Use our Passport Photo Online tool to create a perfect photo. Our site will help you take the picture, that will meet all the requirements for passport style photo for your tribal ID card. Don’t worry if you don’t do it correctly on the first try. Our app will help you retake the photo as many times as you want. It will also remove the background, correct the proportions and make sure all the document photo guidelines are followed.
When you finish, you can download your final picture and send your tribal ID photo by mail or upload it to the online form - if your tribe allows it. You can also download it and find a place to print it. But you can skip this step altogether, and choose to order an already printed version of your photo straight to your home.
There is no reason you should not be able to do the whole process - of creating and ordering your tribal ID photo - on your phone . All you need is a good phone camera - our app will do the rest for you. And the whole process will take just moments.
You can download it both for Android and IOS and be sure your perfect passport style photo will get accepted for your Tribal ID card and meet all the enrollment office requirements.
PPO is an online tool dedicated to creating professional, high-quality photos for passports, IDs, drivers licences and official documents. With our service you can be sure your picture will meet all the requirements of your chosen format. Passport Photo Online offers you three different options:
Make sure to contact your enrollment officer to gather all the necessary information about your Tribal ID card photo.
You can take the picture yourself at home, by your phone. Passport Photo Online app will make sure your photo looks professional, is high-quality and meets all the tribal ID photo criteria.
You can download the digital picture from the app, or - if your enrollment office requires a paper version - order it from Passport Photo Online already printed.
Last update: 5/28/23
Tribal ID is a form of identification issued by the American Indian or Alaskan native tribal entity. It proves your enrollment and membership in your tribe. It also is a proof of eligibility for certain services such as Indian health service. It can be used as a government-issued photo identification and should be recognized as a proper ID in places like federal buildings, airports or banks. Although it is seen as an official personal ID it may not be sufficient for every purpose and it is better to check if you do not need any additional documentation for your situation.
The way tribal identification documents look may vary between the different tribes. Every tribe is treated as sovereign by the United States and has their own separate government, and therefore their own sets of rules regarding their documentation.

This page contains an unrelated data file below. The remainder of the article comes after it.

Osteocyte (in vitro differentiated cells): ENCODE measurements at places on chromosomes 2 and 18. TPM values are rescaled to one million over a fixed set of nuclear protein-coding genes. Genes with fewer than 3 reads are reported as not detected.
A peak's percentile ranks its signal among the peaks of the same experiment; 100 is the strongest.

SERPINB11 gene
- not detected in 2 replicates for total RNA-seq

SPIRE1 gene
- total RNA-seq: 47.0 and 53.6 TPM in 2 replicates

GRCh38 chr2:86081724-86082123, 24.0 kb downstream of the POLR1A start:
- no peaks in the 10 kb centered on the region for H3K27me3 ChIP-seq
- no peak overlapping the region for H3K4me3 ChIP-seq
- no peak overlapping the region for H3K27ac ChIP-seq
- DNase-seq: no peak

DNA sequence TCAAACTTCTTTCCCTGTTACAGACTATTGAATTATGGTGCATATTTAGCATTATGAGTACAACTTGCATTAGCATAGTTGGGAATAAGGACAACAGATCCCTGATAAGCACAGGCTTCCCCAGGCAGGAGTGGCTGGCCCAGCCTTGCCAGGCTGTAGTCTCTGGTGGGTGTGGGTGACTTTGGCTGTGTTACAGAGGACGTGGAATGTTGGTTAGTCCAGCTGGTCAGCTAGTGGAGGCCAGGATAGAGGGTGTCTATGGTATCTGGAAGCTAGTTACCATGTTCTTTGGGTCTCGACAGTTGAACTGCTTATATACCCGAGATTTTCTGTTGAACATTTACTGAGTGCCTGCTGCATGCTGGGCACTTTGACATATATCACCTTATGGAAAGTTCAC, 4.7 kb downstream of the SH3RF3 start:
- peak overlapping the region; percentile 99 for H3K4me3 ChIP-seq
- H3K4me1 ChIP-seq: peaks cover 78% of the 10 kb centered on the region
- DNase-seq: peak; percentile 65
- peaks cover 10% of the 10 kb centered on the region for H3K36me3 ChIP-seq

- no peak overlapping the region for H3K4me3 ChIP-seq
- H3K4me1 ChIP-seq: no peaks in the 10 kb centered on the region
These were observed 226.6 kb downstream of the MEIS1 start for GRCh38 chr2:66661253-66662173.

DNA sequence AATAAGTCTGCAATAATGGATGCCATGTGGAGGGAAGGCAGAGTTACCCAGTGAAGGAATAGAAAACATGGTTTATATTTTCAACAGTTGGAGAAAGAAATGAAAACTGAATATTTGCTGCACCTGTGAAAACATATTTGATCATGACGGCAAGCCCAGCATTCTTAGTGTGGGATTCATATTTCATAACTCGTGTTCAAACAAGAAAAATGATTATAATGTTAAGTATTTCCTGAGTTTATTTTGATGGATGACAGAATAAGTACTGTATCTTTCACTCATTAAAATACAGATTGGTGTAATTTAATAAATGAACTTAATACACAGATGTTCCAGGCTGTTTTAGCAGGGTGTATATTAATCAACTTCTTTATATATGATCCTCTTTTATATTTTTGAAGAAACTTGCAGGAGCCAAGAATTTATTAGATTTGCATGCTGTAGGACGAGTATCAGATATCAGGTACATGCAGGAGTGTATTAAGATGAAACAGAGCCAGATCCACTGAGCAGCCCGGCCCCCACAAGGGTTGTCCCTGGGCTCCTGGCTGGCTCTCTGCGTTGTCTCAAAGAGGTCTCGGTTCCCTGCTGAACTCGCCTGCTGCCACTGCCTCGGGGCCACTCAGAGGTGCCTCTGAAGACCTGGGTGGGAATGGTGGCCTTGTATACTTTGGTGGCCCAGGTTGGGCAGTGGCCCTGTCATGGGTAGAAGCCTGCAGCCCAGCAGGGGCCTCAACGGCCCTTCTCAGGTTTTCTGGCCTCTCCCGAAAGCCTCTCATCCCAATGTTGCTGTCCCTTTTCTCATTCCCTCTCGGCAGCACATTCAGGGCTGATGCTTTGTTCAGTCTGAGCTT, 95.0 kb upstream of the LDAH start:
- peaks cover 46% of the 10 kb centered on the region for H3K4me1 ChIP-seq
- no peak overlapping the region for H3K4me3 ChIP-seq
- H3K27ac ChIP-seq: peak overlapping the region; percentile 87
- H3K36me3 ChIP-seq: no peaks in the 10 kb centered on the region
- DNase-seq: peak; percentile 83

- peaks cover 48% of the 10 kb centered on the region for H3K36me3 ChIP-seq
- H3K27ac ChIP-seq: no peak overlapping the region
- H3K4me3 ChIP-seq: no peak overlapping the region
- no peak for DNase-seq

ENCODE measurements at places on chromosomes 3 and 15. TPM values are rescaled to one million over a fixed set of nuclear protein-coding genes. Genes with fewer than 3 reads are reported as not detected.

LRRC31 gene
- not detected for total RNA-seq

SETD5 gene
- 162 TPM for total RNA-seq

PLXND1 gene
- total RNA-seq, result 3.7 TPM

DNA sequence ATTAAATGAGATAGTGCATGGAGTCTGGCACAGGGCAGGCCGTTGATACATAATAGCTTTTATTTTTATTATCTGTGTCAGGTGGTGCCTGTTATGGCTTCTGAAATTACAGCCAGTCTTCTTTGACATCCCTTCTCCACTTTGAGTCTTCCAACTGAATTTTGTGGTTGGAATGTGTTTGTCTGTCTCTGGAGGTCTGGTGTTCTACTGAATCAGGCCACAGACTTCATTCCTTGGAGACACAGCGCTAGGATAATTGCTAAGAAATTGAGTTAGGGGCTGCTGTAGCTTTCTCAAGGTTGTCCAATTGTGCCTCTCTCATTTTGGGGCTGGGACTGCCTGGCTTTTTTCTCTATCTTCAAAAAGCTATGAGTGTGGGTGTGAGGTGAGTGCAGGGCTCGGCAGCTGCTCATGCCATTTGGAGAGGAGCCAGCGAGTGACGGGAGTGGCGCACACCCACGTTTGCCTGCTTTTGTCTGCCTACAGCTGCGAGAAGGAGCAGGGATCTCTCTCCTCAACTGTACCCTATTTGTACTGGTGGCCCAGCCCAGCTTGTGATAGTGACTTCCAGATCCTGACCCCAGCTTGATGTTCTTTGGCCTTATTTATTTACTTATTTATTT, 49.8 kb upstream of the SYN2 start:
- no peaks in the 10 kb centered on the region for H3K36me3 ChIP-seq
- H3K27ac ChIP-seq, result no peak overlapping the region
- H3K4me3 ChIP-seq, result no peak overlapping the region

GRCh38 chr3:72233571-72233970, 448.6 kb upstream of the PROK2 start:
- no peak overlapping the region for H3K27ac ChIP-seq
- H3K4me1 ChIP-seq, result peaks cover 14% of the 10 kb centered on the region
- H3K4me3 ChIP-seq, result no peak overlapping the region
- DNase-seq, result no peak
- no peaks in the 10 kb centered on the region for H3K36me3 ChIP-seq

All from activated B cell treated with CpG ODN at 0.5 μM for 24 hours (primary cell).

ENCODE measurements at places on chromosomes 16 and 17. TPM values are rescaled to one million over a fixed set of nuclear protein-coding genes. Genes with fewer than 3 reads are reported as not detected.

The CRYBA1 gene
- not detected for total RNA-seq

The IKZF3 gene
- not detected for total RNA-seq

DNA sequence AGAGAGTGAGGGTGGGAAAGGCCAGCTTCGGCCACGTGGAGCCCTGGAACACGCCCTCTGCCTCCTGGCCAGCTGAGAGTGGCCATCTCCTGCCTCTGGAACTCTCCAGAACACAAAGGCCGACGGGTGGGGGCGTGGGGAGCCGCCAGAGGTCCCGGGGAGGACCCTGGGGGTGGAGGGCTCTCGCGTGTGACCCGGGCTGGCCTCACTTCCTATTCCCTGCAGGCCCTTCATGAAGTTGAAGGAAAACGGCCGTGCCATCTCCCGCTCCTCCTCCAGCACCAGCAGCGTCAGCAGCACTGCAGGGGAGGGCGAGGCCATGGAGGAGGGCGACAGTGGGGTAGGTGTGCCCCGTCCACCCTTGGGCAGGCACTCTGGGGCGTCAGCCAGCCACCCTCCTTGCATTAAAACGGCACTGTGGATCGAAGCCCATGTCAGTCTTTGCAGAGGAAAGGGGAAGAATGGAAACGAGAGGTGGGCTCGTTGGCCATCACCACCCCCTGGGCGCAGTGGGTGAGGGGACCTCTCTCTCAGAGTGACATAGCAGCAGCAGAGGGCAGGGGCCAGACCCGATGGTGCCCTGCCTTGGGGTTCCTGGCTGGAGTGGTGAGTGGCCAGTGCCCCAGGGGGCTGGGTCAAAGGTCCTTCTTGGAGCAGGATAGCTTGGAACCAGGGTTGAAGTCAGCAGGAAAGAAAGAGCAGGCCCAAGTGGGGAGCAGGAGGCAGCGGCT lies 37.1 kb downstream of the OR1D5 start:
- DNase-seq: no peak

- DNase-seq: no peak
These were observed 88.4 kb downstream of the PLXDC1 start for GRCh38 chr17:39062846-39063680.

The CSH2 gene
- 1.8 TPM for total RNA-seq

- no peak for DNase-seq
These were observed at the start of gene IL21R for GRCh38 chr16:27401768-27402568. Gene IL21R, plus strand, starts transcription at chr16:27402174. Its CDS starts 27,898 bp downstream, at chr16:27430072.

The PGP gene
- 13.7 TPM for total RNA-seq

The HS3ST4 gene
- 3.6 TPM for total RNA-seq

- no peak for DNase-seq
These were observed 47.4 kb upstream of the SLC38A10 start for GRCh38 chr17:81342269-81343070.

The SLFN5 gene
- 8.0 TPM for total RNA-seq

For example - Navajo Tribe ID card is the same size as the californian driving license. It contains a photo, name of birth, census number indicating a person's tribe, gender, eye color, height and weight. It also shows mailing address and physical address, city, state, zip code, issue date and date of document expiration. You can find the information on the card that it is an official ID, as well as US flag, Navajo flag, watermark of the Navajo seal and two signatures - of the ID owner and tribe manager of vital statistics.
Not all tribal IDs are the same. Their layouts, color or included information may be a little different, but they all contain similar data about their members.
All tribes have their own requirements, but they share a strong belief in “preserving the unique character and traditions of each tribe”. Membership is based not only on shared customs, traditions and language, but also tribal blood. The tribe will generally require you to provide genealogical documentation of ancestry to prove your family connections to a specific tribe or community.
Tribal sovereignties create their own rules and so the sets of criteria for enrollment may vary between each tribal community. Most commonly - to join, you must descend from someone on the tribe’s base roll or have a relationship to a member that did.
The base roll is the original list of members of the tribe designated in constitution or other documents specifying joining rules. To become a member you may have to prove how much of a native american blood you have, if you lived with the tribe or on the reservation, or if you kept in contact with your tribe.
Every tribe has their own requirements contained in tribal constitution, articles of incorporation and ordinances so it is best to contact the enrollment office of the tribe you try to join for more information and requirements.